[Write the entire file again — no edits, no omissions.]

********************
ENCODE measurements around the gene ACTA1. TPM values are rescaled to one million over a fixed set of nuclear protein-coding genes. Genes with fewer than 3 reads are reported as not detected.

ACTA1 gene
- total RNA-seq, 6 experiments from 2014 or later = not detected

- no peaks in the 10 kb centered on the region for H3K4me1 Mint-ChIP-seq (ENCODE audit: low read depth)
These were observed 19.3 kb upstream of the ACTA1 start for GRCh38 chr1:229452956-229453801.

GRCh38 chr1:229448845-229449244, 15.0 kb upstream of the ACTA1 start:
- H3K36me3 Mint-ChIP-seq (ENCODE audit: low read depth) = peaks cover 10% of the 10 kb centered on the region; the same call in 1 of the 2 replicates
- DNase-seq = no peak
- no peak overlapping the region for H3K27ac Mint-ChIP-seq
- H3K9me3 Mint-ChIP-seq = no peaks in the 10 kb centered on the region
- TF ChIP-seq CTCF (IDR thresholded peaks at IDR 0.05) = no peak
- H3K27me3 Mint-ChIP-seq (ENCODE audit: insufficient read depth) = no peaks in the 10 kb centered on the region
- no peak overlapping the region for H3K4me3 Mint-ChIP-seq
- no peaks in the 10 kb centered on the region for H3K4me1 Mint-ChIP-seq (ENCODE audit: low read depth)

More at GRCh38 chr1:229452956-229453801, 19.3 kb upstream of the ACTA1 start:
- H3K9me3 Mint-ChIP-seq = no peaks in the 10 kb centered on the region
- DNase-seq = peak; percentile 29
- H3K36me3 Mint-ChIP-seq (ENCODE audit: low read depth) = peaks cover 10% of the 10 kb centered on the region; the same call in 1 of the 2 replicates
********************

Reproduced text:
ENCODE measurements around the gene ACTA1. TPM values are rescaled to one million over a fixed set of nuclear protein-coding genes. Genes with fewer than 3 reads are reported as not detected.

ACTA1 gene
- total RNA-seq, 6 experiments from 2014 or later = not detected

- no peaks in the 10 kb centered on the region for H3K4me1 Mint-ChIP-seq (ENCODE audit: low read depth)
These were observed 19.3 kb upstream of the ACTA1 start for GRCh38 chr1:229452956-229453801.

GRCh38 chr1:229448845-229449244, 15.0 kb upstream of the ACTA1 start:
- H3K36me3 Mint-ChIP-seq (ENCODE audit: low read depth) = peaks cover 10% of the 10 kb centered on the region; the same call in 1 of the 2 replicates
- DNase-seq = no peak
- no peak overlapping the region for H3K27ac Mint-ChIP-seq
- H3K9me3 Mint-ChIP-seq = no peaks in the 10 kb centered on the region
- TF ChIP-seq CTCF (IDR thresholded peaks at IDR 0.05) = no peak
- H3K27me3 Mint-ChIP-seq (ENCODE audit: insufficient read depth) = no peaks in the 10 kb centered on the region
- no peak overlapping the region for H3K4me3 Mint-ChIP-seq
- no peaks in the 10 kb centered on the region for H3K4me1 Mint-ChIP-seq (ENCODE audit: low read depth)

More at GRCh38 chr1:229452956-229453801, 19.3 kb upstream of the ACTA1 start:
- H3K9me3 Mint-ChIP-seq = no peaks in the 10 kb centered on the region
- DNase-seq = peak; percentile 29
- H3K36me3 Mint-ChIP-seq (ENCODE audit: low read depth) = peaks cover 10% of the 10 kb centered on the region; the same call in 1 of the 2 replicates